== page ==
II. DIRECTED VERDICT AND NEW TRIAL.
To find a violation of section 1982's prohibition of racial discrimination in the sale or rental of property, this court in United States v. Pelzer Realty Co., 484 F.2d 438, 443 (5th Cir. 1973), cert. denied, 416 U.S. 936, 94 S.Ct. 1935, 40 L.Ed.2d 286 (1974), declared that the finder of fact must rule that race is at least "one significant factor" in the apartment rental decision. Appellants claim that they deserved a directed verdict on the ground that the use of discriminatory language coupled with the loss of rights makes motive or intent irrelevant, and for support they rely primarily on language in Pelzer that
it is not necessary to show that (defendant) intended to deprive (the victims) of rights granted by the (Fair Housing) Act. A violation occurred because his words had that effect.
Id. at 443 (omitting cases). But the Pelzer court, faced with an alleged violation of a statute10 that prohibits discrimination in the terms of sale or rental of a dwelling, found that a verbal demand made of these blacks that would not have been made of whites11 was discriminatory treatment, regardless of motivation, because the unretracted words themselves imposed on blacks a condition which was not imposed on similarly-situated whites.
In support of its ruling, the Pelzer court cited United States v. Mintzes, 304 F.Supp. 1305 (D.Md.1969), which found illegal attempts by whites to induce homeowners to sell their dwellings by representations regarding the prospective entry of blacks into the neighborhood. The representations were themselves actions which violated the "anti-blockbusting" statute, 42 U.S.C. § 3604(e) (1970), which prohibits attempted inducements to sell using such racially oriented representations, regardless of racial motivation. As to them, there was no question of motive, for they were actionable regardless of the intent with which they were uttered and were specifically made so by statute. Here, however, the questioned conduct challenged as violative of § 1982's prohibition of discrimination in the sale or rental of property, is only evidence of the violation a racially-discriminatory motive not the violation itself. It may be that there are circumstances where the evidence of racial motivation can be so conclusively inferred from a defendant's words that a court might direct a verdict based on words alone. But where, as here, the only objectionable word uttered was an inculpatory "Yes," it would be unjust to deny a defendant the opportunity to explain in his defense that he did not intend to speak the words or that his words, provoked by a leading question, were intended only to enrage, not to convey truthful information.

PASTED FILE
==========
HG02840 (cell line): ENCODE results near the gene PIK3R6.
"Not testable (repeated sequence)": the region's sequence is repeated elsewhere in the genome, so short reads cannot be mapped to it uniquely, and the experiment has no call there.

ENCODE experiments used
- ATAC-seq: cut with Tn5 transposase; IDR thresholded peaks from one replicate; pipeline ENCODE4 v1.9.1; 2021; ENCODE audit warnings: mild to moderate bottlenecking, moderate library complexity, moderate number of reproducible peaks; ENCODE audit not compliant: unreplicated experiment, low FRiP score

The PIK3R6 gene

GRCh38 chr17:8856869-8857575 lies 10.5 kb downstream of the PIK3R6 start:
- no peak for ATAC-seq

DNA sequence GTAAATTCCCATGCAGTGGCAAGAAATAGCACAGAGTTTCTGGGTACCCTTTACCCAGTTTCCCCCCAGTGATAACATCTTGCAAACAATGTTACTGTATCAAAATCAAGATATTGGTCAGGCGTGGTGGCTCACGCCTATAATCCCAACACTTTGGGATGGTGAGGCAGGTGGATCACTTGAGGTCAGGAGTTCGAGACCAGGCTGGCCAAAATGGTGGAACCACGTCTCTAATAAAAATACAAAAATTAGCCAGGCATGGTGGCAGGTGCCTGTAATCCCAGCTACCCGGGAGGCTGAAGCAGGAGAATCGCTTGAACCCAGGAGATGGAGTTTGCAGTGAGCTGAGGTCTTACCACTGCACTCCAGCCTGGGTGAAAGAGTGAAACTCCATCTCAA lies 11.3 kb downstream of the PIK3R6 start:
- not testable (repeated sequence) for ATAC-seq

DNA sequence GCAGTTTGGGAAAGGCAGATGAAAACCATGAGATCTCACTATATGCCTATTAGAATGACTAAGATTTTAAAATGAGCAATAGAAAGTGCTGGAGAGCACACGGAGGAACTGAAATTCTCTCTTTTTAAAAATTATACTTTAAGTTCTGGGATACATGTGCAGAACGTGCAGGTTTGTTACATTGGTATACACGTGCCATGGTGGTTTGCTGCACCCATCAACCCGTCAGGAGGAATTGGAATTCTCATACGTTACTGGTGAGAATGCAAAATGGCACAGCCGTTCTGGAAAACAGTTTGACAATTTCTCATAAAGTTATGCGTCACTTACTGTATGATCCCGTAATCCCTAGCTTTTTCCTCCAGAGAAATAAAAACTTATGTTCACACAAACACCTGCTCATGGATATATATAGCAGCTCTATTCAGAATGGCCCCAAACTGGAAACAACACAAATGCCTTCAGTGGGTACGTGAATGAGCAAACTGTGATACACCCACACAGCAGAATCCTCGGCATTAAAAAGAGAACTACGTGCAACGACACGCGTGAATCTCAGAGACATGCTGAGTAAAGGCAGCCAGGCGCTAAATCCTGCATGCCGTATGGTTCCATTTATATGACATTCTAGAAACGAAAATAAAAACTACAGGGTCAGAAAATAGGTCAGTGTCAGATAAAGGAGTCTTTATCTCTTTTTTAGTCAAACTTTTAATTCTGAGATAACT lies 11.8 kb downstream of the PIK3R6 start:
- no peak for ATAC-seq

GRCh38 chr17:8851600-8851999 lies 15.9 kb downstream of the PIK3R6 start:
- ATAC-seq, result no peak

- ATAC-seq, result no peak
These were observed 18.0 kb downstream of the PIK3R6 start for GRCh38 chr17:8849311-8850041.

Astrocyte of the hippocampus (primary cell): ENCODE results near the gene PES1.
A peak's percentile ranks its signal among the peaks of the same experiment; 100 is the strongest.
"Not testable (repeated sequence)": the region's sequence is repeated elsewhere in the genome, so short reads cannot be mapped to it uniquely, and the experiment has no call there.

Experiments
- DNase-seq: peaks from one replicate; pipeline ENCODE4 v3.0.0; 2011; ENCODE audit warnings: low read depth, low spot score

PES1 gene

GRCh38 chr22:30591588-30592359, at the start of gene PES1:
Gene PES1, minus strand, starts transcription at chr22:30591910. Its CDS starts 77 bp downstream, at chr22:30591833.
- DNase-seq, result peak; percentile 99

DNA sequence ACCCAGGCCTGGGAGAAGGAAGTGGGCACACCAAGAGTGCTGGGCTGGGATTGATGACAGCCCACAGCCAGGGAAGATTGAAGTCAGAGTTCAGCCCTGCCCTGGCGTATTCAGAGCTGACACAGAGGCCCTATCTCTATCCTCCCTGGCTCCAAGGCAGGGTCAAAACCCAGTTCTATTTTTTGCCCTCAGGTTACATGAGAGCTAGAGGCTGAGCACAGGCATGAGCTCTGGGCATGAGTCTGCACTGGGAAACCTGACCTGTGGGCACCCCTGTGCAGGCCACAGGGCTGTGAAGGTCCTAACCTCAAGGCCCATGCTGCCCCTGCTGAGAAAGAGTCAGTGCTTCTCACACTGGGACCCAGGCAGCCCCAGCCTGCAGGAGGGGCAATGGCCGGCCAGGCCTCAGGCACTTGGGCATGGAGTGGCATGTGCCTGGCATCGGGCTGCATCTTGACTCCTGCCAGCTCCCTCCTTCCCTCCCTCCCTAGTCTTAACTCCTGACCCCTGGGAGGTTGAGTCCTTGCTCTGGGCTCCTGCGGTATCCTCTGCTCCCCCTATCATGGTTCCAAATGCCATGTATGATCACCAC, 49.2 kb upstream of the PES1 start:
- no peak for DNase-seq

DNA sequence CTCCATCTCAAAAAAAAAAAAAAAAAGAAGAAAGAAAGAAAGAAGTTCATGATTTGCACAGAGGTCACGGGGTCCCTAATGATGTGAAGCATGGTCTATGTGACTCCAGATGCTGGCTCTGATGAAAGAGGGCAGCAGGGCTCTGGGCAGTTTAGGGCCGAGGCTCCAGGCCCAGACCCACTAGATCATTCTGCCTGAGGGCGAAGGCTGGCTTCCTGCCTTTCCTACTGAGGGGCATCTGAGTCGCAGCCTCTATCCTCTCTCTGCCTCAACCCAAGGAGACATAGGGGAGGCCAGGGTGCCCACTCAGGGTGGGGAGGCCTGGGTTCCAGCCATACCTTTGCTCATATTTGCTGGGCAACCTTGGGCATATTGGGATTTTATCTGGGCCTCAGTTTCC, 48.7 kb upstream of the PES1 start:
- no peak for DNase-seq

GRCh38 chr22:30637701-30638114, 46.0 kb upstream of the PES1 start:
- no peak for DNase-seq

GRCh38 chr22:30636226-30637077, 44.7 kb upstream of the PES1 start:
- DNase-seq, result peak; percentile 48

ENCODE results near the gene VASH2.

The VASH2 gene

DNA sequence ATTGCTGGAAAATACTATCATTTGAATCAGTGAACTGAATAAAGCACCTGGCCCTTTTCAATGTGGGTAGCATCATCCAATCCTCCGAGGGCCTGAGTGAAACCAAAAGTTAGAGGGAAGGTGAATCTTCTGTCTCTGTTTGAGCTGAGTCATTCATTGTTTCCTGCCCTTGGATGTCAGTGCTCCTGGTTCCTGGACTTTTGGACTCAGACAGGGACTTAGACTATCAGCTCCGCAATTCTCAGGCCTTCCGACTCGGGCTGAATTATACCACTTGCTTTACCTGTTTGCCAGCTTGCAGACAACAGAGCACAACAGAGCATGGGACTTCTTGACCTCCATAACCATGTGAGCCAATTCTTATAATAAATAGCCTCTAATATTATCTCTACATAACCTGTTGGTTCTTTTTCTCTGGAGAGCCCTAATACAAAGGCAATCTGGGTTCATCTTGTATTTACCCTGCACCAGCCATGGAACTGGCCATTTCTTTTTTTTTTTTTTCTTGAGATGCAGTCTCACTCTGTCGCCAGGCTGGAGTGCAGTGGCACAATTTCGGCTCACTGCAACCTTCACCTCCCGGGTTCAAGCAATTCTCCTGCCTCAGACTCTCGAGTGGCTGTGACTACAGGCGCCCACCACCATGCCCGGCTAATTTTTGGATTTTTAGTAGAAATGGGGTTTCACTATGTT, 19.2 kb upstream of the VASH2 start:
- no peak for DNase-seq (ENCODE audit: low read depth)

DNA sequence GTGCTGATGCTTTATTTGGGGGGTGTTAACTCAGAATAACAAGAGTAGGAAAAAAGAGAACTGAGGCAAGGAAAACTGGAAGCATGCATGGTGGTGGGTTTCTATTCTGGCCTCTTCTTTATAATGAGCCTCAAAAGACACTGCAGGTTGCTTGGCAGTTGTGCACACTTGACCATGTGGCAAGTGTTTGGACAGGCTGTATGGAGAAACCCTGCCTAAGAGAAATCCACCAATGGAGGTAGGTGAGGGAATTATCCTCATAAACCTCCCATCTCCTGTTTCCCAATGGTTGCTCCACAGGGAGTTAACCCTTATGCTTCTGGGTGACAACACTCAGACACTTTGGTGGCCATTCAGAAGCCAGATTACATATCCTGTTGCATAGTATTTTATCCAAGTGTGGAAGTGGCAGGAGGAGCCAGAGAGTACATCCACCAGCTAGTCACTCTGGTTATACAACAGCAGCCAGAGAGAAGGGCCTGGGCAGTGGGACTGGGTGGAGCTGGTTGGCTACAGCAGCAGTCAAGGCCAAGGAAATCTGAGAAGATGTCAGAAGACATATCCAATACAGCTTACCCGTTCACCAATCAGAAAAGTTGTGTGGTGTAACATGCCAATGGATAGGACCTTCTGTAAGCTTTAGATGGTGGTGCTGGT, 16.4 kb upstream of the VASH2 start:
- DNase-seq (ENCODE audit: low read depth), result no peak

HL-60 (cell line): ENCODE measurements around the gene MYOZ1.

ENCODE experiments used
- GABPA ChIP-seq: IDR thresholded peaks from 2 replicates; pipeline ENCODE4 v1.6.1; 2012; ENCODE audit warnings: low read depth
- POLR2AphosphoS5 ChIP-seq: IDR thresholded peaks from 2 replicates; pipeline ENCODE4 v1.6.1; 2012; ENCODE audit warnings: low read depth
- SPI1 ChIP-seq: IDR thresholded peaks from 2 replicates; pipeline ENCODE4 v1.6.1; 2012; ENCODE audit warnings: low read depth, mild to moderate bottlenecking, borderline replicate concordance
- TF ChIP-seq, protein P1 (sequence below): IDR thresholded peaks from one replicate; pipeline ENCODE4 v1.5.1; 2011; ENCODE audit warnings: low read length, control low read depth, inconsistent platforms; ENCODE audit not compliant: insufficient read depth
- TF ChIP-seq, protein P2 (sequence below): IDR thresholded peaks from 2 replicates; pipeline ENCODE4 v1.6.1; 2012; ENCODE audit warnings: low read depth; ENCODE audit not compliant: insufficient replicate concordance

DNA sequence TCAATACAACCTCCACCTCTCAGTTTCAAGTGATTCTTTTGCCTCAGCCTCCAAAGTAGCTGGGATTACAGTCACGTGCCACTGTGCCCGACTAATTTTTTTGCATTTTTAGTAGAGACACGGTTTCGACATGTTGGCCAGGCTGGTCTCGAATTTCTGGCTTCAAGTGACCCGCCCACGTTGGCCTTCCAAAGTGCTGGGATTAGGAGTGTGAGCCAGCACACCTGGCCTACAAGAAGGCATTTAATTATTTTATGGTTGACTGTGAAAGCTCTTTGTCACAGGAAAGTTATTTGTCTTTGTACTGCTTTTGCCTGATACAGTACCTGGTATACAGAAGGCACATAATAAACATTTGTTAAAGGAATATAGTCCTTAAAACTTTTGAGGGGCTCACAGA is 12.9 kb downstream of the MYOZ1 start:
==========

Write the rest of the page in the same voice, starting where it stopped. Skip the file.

Appellants argue in the alternative that the evidence so strongly supports a finding that race was a dominant factor in the eviction decision that they were entitled to either a directed verdict or a new trial. But after examining the record, we cannot say that the evidence, considered in the light most favorable to appellee, so strongly supports appellants that they deserved a directed verdict.12 Nor can we say that the verdict was so contrary to the greater weight of the evidence that we should find that the trial judge abused his discretion in refusing to grant a new trial.13 Refusing to overturn the jury verdict, we intimate no view on appellants' claim for compensatory and punitive damages. And, of course, since we affirm the judgment for appellee, appellants cannot recover costs or attorneys' fees. Sapp v. Renfroe, 511 F.2d 172, 178 (5th Cir. 1975); Sierra Club v. Lynn, 502 F.2d 43, 64-66 (5th Cir. 1974), cert. denied, 421 U.S. 994, 95 S.Ct. 2001, 44 L.Ed.2d 484 (1975).
III. PREJUDICIAL COMMENTS.
After a ruling that appellee could not introduce testimony that a tenant suspected appellants of using marijuana, appellee called Brad Sorenson as an adverse witness, inquired whether he had ever used his apartment for unlawful purposes, and when Sorenson said no, asked whether he had ever used marijuana. This conduct by appellee's counsel borders on intentional misconduct in disregarding the judge's prior ruling and admonition against introducing any evidence of possible drug usage by appellants.14 But the trial judge immediately instructed the jury to disregard the question, making no further explanation to the jury only because appellants' counsel asked him not to. In these circumstances, since the question elicited no damaging information, we cannot say that the prejudicial question made the proceeding so manifestly unfair that the trial judge abused his discretion in refusing to grant a new trial.